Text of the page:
Will your autoimmune disease be cured?

| Written by sgammon
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More than 23 million Americans have an autoimmune disease. And although there are more than 80 different types of autoimmune diseases, they all have three things in common:

  1. The immune system is attacking healthy cells
  2. The cause of the disease is unknown
  3. There is no cure

No cure. No cure. No cure. That’s not good news. Given that I have a 1 in 12 chance of getting an autoimmune disease in my lifetime (if you are a man your chance is 1 in 20), and those chances increase with every birthday (and mine is next month), I asked SBP experts in immunology what makes them hopeful that we are on the road to better treatments for these chronic, debilitating, and sometimes deadly diseases. Below are their forward-looking answers.


Carl Ware, Ph.D., Professor and Director of the Infectious and Inflammatory Disease Center People with an autoimmune disease like rheumatoid arthritis share a common set of symptoms, for example, sore and stiff joints, but the root cause of the disease varies among different people. We used to guess, trial and error, whether a patient would respond to a particular drug. Now, with the power of genetics, we are finding new ways to accurately predict whether a drug will work or not. We can define certain types of gene signatures in the blood associated with different forms of inflammation that may help guide physicians to prescribe the correct medicines. The methods although not yet perfected, provide a clear direction forward for treatment.

A cure for autoimmune disease is much more challenging. Unlike cancer or infection, where the goal is to get rid of bad cells in the body, we must maintain an immune system. The key is to reduce inflammation by resetting the controls and help tissues and organs regenerate from the damage caused by inflammation. I’m optimistic that fundamental research of autoimmune diseases will ultimately lead us towards this goal.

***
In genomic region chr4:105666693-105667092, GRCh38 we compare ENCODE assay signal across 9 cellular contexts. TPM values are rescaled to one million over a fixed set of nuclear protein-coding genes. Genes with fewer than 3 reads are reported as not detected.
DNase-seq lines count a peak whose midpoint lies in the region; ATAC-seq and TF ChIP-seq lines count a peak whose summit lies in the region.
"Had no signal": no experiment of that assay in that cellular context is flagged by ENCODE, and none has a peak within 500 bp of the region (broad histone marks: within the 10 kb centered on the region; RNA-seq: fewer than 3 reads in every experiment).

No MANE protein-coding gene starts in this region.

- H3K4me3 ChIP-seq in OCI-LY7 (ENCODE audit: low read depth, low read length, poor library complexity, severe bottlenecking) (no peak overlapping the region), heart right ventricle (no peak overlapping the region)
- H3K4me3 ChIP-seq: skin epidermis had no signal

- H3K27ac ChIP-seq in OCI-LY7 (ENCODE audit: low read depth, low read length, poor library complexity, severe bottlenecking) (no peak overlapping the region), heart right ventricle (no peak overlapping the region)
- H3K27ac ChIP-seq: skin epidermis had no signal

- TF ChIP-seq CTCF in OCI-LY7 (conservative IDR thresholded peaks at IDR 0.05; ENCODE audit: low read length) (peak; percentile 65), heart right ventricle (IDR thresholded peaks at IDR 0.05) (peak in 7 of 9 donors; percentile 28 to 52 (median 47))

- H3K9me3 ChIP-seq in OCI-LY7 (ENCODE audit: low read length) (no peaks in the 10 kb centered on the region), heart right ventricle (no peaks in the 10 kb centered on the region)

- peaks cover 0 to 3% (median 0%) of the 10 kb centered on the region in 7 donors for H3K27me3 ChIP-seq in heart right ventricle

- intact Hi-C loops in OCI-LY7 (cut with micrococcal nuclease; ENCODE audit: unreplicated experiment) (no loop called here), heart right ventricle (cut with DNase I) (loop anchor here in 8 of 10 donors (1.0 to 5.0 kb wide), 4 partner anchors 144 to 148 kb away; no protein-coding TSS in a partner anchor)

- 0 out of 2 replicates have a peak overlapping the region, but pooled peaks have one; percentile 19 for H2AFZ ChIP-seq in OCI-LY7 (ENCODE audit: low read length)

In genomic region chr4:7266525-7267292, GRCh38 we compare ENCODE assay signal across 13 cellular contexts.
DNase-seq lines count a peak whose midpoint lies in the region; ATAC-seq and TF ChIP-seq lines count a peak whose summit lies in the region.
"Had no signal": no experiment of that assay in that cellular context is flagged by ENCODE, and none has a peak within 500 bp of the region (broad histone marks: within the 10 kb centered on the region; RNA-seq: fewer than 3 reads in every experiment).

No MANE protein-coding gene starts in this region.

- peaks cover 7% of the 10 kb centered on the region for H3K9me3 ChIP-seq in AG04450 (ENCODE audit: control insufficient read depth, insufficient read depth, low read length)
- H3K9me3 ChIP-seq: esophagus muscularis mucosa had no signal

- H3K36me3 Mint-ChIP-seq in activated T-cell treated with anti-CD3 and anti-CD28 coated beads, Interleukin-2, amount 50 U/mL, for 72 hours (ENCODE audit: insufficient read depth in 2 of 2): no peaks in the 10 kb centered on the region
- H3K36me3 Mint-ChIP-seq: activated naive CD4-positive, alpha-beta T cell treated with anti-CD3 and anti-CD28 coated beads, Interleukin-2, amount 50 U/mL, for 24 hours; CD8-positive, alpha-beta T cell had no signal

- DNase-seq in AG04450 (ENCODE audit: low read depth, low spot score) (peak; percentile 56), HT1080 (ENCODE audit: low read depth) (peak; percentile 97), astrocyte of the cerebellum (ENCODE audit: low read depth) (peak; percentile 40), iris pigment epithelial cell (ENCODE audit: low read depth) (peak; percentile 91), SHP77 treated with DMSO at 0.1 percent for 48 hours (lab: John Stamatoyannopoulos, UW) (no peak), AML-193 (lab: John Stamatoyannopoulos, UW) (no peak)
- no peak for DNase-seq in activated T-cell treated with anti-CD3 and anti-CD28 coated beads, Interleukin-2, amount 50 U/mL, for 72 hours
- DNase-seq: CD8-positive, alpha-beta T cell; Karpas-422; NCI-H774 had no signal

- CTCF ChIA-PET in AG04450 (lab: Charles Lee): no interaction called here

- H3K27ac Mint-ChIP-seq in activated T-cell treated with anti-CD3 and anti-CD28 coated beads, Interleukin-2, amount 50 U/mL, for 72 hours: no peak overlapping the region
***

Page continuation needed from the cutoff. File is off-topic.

Robert Rickert, Ph.D., Professor in the Infectious and Inflammatory Disease Center Our understanding of the immune system and mechanisms of immunity has rapidly advanced in the last two decades.  Until the 90’s it was largely descriptive, but now we know much more about the specific cell types and molecular mechanisms employed by these immune cells to combat infection or, in autoimmune disease, how these processes may go awry and become disease-causing.  So…there is justification for optimism as there are now FDA-approved drugs (usually biologics) that can eliminate or modulate specific immune cells and the factors they produce to ameliorate autoimmune disease and its symptoms.

John Sedy, Ph.D., Research Assistant Professor in the Infectious and Inflammatory Disease Center Thanks to the government-led revolution in mapping the human genome, we now understand that people suffering from the same autoimmune disease can have immune systems broken in different ways. For example, in some people there are inflammatory proteins that are simply too active, while in others their immune system shut-off switches are broken. In my research we are taking advantage of these findings to make drugs that trigger some of these shut-off switches in several diseases to gain control of inflammation and prevent tissue damage. The promise of this research is the development of a variety of new therapies that are beginning to impact patient lives today.

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